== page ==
Teleflex granted FDA approval for vascular closure device
- Teleflex announced it received FDA premarket approval for a device designed to seal femoral punctures following vascular access medical procedures and to speed wound healing.
- The Manta device is intended specifically for large bore femoral arterial access site closure. The company said its Safe Manta IDE clinical trial met all primary and secondary endpoints and showed that the device achieves fast, reliable wound closure with rapid hemostasis, or healing.
- Teleflex said it plans a measured launch of the Manta device in the United States this year to ensure strong initial outcomes.
Vascular closure devices offer an alternative to traditional manual compression for stopping blood flow from access sites for medical procedures. Abbott Vascular is one of the biggest makers of the devices.
Wayne, Pennsylvania-based Teleflex acquired the Manta technology last year through its buyout of privately held Essential Medical, based in Exton, Pennsylvania, for an undisclosed amount. The device was already on the market in Europe, having gained CE mark approval in July 2016. The company said more than 10,000 units have been sold in Europe over the past two years.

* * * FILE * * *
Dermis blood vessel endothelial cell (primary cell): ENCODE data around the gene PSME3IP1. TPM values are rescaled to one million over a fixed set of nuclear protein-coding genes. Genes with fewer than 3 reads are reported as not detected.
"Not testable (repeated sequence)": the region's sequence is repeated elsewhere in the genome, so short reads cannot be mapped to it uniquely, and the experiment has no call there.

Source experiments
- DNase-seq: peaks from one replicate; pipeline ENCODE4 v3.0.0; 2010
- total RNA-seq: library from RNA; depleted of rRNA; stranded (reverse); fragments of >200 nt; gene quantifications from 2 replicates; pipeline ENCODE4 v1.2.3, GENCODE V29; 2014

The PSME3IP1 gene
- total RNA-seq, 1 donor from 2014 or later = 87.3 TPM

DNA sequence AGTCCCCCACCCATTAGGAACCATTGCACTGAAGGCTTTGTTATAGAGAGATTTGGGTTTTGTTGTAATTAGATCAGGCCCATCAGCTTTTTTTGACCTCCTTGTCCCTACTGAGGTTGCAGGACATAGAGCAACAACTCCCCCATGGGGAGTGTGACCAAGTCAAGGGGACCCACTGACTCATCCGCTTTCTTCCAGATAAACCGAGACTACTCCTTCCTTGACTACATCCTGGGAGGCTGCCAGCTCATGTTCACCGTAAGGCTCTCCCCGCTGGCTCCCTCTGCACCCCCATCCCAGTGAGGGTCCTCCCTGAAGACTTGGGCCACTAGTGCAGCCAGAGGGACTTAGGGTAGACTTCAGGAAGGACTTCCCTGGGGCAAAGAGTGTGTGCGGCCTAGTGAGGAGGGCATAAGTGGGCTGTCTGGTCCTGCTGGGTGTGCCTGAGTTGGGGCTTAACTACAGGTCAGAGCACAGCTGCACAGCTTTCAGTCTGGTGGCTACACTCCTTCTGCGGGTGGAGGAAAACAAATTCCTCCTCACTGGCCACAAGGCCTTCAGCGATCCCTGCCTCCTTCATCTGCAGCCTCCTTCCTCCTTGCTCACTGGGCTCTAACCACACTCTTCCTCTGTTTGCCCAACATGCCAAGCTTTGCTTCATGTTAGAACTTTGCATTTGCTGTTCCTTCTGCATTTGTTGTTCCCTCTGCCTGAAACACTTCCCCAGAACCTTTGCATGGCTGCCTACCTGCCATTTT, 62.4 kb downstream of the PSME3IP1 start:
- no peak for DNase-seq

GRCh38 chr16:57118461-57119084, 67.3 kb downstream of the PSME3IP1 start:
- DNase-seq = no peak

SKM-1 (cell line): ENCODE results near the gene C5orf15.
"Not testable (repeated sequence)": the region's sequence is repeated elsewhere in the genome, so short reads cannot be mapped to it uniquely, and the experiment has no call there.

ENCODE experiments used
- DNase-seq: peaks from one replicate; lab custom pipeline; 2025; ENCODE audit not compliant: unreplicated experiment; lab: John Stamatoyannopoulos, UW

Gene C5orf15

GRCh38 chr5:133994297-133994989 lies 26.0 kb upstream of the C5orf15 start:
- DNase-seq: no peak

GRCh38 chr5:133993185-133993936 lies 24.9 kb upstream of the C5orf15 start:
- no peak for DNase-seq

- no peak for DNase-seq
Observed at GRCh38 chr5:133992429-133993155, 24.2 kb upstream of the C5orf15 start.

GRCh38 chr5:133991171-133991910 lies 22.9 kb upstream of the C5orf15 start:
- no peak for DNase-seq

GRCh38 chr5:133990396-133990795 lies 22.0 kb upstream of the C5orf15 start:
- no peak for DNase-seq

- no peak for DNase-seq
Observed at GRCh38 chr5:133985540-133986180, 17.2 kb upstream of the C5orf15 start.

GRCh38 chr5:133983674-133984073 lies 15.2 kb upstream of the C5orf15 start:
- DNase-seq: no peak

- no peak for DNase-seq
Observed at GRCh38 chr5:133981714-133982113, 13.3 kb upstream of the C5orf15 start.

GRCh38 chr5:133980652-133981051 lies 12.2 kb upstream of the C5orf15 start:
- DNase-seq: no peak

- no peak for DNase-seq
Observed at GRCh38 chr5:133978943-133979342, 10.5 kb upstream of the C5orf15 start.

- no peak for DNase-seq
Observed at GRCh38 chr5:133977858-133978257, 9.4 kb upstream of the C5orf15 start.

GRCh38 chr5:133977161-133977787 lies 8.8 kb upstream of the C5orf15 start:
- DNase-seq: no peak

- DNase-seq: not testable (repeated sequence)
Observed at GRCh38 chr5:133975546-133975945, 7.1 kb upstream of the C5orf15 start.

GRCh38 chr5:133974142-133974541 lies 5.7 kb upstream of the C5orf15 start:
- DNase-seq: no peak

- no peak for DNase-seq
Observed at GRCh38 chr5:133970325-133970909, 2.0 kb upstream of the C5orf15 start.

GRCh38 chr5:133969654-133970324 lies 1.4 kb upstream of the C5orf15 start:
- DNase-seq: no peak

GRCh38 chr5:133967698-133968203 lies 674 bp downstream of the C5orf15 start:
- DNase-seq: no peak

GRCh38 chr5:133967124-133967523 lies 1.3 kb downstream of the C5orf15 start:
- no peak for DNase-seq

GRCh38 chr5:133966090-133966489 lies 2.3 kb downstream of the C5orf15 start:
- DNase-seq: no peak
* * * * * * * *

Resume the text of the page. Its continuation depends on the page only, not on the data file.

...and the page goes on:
Femoral artery access is used in percutaneous coronary interventions for stent placement, transcatheter aortic valve replacement, and a range of other procedures. However, bleeding and vascular complications remain a substantial cause of morbidity, especially in patients undergoing large bore access procedures, according to a recent study by doctors at Wayne State University in Detroit.
Teleflex said the device has the potential to reduce bleeding complications during the interventional procedure. In the Safe Manta IDE clinical trial, the device's major complication rate, as defined by the study protocol, of 5.3% and VARC-2 major vascular complication rate of 4.2% compared favorably to suture mediated devices, the company said.
Teleflex said the device does not require pre-closure and results in rapid hemostasis, which saves time during the procedure and can reduce costs. In the Safe Manta study, the device achieved a median time of 24 seconds from deployment to hemostasis. The company said it expects the device to fulfill a clinical need in the structural heart and endovascular space.